Monday, 23 Jul, 2007 Technology

The Ultra-Rich ...Patient Enough to Buy Supercars?


The ultra-rich have at their disposal an ever-growing list of ultra-expensive supercars. To get behind a wheel of some Lamborghinis , they need not only hundreds thousands of dollars but also great patience - sometimes a process of becoming an owner of a cool new car means years of anticipation.

The waiting lists are amazingly long, and get much longer as big City bonuses hunt for a limited stock of supercars. If you wants a new Rolls-Royce, its new model will turn up only in five years. The freshest creation of Aston Martin will require one-year patience. You will have to wait for about four months to a year to get behind a wheel of a new Bentley fine motor car, with the GTC taking the longest time to be produced.

Dealers in precious motorized metal forecast a thriving market in supercars as customers are ready to sell their vehicles on to get an instant profit to greatly disappointed would-be buyers. Someone lucky enough to get his hands on a Ferrari 599, may expect a 50,000 Euro instant profit. High rollers, including Russian multi-millionaires and football-stars, use the chance of obtaining a little older but still exclusive car models. It is not so difficult to get a Maybach limousine with its business-class reclining seats. A customer pays his 267,000 Euro to the dealer and is ready to wait for about six months while his order is slotted into the next production run. As for the much-desired Mercedes-Benz SLR high-performance car, it is said to be available from September and, so far, one may acquire the car with no particular delay.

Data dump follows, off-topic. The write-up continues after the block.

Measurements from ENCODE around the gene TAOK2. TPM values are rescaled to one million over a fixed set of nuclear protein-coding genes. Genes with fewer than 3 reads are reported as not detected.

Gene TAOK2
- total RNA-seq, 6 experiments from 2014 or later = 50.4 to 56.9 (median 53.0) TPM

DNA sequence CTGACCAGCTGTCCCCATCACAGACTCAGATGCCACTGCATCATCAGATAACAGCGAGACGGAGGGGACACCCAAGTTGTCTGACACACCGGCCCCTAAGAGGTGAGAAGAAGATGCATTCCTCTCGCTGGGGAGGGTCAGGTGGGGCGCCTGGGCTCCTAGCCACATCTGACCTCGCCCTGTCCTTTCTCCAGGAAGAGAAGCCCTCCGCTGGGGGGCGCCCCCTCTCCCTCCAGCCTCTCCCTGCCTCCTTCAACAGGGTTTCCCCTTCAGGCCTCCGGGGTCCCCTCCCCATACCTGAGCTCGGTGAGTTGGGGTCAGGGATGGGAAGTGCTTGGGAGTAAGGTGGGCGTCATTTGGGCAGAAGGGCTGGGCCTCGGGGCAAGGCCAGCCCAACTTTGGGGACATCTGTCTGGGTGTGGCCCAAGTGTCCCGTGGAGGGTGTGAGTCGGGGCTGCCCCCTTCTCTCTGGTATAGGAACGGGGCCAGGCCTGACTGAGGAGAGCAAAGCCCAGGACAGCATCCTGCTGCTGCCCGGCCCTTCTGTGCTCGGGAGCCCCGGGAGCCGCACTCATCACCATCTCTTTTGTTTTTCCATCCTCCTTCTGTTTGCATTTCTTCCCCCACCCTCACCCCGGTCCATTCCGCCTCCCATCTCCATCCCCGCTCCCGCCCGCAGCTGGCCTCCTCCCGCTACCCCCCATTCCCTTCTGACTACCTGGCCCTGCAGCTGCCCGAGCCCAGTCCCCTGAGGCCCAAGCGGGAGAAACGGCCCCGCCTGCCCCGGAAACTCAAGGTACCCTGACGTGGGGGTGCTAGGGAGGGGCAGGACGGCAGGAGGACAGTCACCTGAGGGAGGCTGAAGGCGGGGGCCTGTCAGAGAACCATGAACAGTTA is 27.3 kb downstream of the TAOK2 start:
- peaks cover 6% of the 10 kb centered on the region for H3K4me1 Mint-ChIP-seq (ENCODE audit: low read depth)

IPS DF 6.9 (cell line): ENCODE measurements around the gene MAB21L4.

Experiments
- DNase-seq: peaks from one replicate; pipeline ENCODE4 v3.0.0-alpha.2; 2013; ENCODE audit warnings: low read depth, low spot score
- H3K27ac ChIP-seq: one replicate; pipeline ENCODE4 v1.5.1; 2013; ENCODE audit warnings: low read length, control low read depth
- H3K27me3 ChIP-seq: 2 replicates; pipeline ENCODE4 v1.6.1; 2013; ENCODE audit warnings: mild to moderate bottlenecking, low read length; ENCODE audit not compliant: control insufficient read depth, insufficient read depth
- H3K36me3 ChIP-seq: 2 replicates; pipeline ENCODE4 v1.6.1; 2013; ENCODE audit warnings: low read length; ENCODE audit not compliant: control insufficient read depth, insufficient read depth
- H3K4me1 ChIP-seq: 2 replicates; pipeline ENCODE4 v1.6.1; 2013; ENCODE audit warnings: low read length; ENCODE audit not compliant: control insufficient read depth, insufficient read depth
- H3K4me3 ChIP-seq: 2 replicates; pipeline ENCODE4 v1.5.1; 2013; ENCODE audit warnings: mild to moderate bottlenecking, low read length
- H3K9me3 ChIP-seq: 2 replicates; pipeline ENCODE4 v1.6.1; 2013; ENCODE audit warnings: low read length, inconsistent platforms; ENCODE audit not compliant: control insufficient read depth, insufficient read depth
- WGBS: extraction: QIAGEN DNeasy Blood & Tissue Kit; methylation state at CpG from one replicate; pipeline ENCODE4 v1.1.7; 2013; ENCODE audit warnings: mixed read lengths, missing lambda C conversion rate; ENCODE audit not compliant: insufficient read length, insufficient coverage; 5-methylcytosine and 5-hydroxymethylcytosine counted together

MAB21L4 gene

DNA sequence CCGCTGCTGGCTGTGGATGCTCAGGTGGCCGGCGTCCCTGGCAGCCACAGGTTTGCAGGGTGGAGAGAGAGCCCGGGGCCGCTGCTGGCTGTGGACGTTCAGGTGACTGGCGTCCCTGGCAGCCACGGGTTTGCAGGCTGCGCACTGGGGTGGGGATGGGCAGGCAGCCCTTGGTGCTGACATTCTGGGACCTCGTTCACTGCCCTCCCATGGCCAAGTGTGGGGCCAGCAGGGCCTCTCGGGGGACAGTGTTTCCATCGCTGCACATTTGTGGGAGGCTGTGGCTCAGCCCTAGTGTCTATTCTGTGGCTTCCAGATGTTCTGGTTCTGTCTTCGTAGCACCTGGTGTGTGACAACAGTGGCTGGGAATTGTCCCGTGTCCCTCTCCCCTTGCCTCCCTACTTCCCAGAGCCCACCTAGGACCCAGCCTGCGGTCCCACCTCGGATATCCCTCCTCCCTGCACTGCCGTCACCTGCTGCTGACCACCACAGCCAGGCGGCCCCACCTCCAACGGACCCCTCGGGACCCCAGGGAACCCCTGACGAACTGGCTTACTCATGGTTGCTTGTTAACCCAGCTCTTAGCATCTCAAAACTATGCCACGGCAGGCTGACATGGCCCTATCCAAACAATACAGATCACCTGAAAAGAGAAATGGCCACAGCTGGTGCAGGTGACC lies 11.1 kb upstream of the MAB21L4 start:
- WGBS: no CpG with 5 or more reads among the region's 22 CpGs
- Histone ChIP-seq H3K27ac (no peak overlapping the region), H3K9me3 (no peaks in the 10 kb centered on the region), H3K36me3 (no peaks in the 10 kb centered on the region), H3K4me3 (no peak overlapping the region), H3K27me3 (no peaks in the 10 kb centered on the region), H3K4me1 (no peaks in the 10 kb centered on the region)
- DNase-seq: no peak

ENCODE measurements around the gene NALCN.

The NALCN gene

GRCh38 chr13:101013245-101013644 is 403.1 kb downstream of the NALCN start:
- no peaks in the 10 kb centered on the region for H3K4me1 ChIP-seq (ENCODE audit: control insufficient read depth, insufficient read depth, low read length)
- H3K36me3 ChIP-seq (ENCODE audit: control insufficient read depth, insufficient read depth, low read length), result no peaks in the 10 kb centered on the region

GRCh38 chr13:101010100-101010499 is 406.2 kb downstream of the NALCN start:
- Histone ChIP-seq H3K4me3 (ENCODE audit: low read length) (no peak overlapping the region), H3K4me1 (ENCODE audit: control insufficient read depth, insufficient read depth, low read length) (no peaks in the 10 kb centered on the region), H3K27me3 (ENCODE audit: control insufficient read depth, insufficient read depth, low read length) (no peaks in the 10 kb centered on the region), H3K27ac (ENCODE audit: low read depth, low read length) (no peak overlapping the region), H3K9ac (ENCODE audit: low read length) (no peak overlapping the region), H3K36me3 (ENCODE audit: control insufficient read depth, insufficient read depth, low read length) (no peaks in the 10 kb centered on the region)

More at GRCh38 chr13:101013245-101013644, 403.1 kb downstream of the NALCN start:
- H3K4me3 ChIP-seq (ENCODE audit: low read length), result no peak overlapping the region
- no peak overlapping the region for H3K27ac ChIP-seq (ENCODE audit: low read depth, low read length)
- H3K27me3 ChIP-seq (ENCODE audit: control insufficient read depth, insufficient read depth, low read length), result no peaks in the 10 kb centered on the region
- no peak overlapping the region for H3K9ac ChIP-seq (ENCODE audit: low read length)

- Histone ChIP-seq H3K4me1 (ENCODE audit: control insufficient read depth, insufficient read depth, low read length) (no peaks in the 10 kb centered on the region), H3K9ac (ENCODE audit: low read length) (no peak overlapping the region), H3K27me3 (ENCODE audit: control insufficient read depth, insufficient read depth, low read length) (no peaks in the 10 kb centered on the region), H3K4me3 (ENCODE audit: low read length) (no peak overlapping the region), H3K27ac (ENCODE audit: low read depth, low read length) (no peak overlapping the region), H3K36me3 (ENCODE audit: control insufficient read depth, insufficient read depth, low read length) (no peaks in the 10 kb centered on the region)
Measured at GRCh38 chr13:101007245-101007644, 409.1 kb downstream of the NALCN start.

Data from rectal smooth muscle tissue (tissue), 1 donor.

It is interesting that the car industry experts have noticed that a rash of over-expensive cars often implies an economic slump in the nearest future. In the 1980s the leading car makers such as he Bugatti EB110 GT, Jaguar with its XJ220, and the supercar marque Cizeta tried to take advantage of the boom for cars. Yet, the appearance of their cars almost coincided in time with the recession in the beginning of the 1990s. Old cars were enthusiastically swept along - the classic car market could be compared to a speculative bubble that burst in no time, with prices even today way below the records registered at that time.

The launch of the opulent Bugatti Royale highlighted the world of supercars immediately before the Great Crash of 1929. No wonder economists who consider the luxury car market to be a major indicator on the possible recession were really concerned when the 850,000 Euro Bugatti Veyron became available in the showrooms last year.

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